Focus on Kindergarten
About Focus on K2 (Kindergarten)
Kindergarten students learn through our Focus on K2 curriculum. In the BPS, we use the term K2 instead of kindergarten, referring to our five-year-old students. Focus on K2 was written to help teachers promote children’s creativity and their abilities to collaborate, communicate and think critically. It was written to develop essential literacy and numeracy skills. It was written to connect children with their city. It was written to give our K2 students the adventure in learning they deserve.
Kindergarten Rubric and Report Card
What: Kindergarten Report Card and Rubric to help facilitate child growth through documentation and observation (NOTE: Rubric is currently being revised; for time being please refer to old rubric linked above) (See also: K2 Report Card At-A-Glance*)
Who: recommended for all K2 students
When: See the BPS District Report Card Schedule. Fall is optional.
*Special thanks to a BPS teacher for creating these resources!
October 29 - November 16, 2018
May 20 - June 14, 2019
New BPS students: Before October 20, 2018
Period 1: September 17 - October 5, 2018
Period 2: January 7 - January 25, 2019
Period 3: May 13 - May 31, 2019
Launching Focus on K2
The first unit of Focus on K2 is designed to introduce children to the kindergarten community and to the routines and structures of the classroom. Activities are intentionally simple and open-ended at the start of the unit, building as time goes on and as children are able to manage the routines of centers.
You can choose to open the centers all at once or gradually over the first two weeks of school. Two sets of weekly plans are provided for the first two weeks (see below in Unit 1); please select one of the strategies to launch your centers, and follow the appropriate set of weekly plans accordingly. For more on launching Focus on K2, please review this introductory document, starting on page 7, as well as additional launch resources.
Unit 1 - Our Community
For many children, the kindergarten year is their first experience of being in a group beyond their family. If that group becomes a community that cares about each other and supports each other emotionally as well as intellectually, the school experience is a more positive one for children. A supportive learning community creates things together, gives each other feedback on their work, and raises and solves problems as a group. In this first unit of study, Our Community, the goal is for children and teachers to build relationships and form the foundation for a strong, interdependent community of learners, developing shared dispositions, language, and habits that will grow throughout the year. When children are part of a strong community, they are better poised to confront challenges that they will encounter in school and beyond.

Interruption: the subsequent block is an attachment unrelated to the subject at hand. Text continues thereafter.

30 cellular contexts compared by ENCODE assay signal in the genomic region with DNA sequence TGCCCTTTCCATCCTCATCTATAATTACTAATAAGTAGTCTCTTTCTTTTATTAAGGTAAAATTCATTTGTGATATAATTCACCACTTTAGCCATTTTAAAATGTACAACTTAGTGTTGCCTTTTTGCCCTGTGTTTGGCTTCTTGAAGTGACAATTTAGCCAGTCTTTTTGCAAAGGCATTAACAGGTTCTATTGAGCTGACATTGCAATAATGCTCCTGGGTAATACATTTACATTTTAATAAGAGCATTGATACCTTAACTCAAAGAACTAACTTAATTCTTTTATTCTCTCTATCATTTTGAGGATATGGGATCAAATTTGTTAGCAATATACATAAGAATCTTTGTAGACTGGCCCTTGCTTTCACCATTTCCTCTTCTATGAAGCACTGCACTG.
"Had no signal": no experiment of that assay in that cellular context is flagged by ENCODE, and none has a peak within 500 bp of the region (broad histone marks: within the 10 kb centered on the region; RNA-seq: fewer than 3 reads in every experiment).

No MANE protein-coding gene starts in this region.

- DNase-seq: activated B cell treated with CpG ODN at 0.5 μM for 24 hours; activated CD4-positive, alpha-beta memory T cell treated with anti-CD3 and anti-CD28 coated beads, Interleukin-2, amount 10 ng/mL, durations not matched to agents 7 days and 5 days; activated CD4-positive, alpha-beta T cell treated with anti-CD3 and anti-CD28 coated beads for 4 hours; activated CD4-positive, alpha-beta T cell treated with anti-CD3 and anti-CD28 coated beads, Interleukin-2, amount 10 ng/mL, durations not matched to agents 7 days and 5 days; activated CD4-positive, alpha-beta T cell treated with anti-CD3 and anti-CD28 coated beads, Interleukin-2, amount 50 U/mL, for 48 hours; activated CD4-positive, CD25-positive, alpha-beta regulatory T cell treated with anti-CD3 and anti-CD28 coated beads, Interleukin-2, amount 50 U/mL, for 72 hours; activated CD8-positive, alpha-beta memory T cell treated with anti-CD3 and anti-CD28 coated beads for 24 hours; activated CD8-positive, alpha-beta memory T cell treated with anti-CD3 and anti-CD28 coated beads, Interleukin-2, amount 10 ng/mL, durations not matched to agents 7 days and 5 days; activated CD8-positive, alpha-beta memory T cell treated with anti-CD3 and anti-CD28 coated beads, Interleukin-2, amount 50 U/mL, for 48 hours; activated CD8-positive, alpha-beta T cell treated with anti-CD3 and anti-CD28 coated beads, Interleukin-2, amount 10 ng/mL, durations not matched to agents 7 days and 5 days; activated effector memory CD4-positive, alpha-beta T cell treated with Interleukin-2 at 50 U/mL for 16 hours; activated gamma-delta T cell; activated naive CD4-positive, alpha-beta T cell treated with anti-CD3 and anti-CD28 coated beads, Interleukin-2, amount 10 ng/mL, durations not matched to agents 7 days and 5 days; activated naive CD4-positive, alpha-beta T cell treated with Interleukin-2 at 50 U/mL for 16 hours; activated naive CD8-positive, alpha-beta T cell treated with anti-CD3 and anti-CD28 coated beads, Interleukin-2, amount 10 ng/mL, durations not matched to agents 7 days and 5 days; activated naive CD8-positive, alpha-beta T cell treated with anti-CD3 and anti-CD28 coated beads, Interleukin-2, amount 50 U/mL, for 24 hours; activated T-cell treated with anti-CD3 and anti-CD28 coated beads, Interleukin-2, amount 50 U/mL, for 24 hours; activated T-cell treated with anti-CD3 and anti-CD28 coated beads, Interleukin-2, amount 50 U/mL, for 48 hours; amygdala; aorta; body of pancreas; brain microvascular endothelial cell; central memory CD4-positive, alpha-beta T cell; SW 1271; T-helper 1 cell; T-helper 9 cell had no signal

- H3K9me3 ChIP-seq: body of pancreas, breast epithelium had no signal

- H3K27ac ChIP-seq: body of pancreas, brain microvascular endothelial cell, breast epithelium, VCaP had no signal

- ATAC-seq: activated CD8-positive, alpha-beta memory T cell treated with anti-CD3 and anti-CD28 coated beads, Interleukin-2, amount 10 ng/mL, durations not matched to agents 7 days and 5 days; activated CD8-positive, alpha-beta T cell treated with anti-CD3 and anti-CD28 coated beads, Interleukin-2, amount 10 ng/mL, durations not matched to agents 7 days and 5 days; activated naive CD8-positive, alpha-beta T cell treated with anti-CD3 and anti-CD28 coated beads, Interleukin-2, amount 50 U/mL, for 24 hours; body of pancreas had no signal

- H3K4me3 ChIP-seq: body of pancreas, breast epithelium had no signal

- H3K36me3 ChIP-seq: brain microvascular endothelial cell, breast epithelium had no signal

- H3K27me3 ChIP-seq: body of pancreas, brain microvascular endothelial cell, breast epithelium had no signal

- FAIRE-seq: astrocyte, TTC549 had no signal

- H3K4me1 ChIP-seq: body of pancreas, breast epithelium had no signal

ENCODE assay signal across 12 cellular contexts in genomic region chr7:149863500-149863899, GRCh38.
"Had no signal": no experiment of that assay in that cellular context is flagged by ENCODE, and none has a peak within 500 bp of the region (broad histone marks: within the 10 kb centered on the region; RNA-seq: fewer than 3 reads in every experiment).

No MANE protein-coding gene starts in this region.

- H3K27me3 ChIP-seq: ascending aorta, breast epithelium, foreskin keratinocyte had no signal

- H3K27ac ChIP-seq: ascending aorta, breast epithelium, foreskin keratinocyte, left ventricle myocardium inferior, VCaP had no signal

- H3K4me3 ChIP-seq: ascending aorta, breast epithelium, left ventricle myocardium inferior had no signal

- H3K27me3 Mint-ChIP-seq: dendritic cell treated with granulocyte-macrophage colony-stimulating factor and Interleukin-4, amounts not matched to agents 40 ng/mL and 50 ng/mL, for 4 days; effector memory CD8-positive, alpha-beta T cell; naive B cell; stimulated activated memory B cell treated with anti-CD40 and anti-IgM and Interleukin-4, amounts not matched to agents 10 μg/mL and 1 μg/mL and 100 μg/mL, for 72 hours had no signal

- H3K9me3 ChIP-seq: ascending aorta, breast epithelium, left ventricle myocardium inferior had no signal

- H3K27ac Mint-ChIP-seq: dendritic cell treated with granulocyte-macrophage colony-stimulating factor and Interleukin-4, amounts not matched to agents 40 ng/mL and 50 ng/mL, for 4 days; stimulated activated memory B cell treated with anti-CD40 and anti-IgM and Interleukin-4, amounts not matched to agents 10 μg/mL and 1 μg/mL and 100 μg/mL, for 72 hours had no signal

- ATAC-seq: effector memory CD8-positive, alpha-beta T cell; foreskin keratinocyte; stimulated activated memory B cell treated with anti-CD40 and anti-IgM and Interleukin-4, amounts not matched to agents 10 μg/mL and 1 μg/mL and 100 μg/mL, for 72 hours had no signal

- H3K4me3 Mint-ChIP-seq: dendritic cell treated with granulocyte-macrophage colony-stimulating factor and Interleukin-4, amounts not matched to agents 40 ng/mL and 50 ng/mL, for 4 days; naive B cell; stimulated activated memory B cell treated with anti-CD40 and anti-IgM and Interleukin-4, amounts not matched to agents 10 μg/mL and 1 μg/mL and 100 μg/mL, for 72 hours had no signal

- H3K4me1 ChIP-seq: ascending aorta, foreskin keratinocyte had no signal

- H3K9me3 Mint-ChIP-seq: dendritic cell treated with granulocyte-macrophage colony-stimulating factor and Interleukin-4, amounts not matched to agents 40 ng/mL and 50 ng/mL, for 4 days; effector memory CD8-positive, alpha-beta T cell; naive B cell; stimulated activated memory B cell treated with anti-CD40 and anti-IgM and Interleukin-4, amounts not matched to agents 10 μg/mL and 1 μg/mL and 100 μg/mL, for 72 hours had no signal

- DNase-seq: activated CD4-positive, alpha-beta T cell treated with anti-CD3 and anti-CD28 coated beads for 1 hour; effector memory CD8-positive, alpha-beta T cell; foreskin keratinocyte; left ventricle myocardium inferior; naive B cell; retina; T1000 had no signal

Unit 2 - Animals & Habitats
Kindergarteners are naturally drawn to learning about animals. They tell and enjoy stories filled with animal characters and are curious to learn information about animals as well. They might have pets at home or see animals in their communities – a dog out for a walk, a squirrel in a tree, or ants on the sidewalk. In Animals and Habitats, this natural curiosity opens a door to deep learning about animals both familiar and unfamiliar to kindergarteners. Building off the previous unit, Our Community, children continue to explore concepts of living in a community, working with Beautiful Stuff, and Storytelling/Story Acting. Looking ahead, the concepts that children develop about animals and their habitats during this unit will come into play again in Our Earth, when the scope widens to consider people as stewards of the earth.
Unit 3 - Construction
People construct; one of the defining characteristics of humanity is that we make. We make structures, institutions, rules, ideas, and works of art. Kindergartners are also makers. A defining characteristic of kindergarten-aged children is their initiative. Children may be particularly intrigued with structures and places they make for themselves: forts, homes, secret hideouts, and the like. They also have unique and valuable perspectives about what makes structures attractive, useful, and fair. The threads of community and citizenship continue from previous units. Themes of collaboration and group work reemerge from Unit 1 (Community), as you now guide children to consider how people collaborate in constructing. And from Unit 2 (Animals & Habitats), the focus on protecting and caring for animals is now extended to consider issues of fairness, equity, and access that arise when something is constructed.
Unit 4 - Our Earth
Our kindergartners will inherit a complex world where scientific, environmental, social, and moral issues intertwine. In order to meet the opportunities and challenges of the 21st century, our children need an equally complex set of skills and abilities. During the Our Earth unit, children explore the natural world by investigating and researching the earth’s properties, focusing on its surface and plant life. Responsibility, sustainability, and stewardship for the environment, as individuals and as members of a community, are explored in literature, discussions, activities, and a Capstone Project.
The unit begins by fostering children’s intellectual and emotional connections with nature, as explored in Animals and Habitats. The second phase focuses on sustainable systems that reduce human impacts on the earth, such as recycle/reuse and food production/urban agriculture. The final phase engages the children as citizens, first introduced in Our Community, who can contribute to our earth. Drawing on the design process of Construction, children generate ideas for sustainable choices in their classrooms and school communities.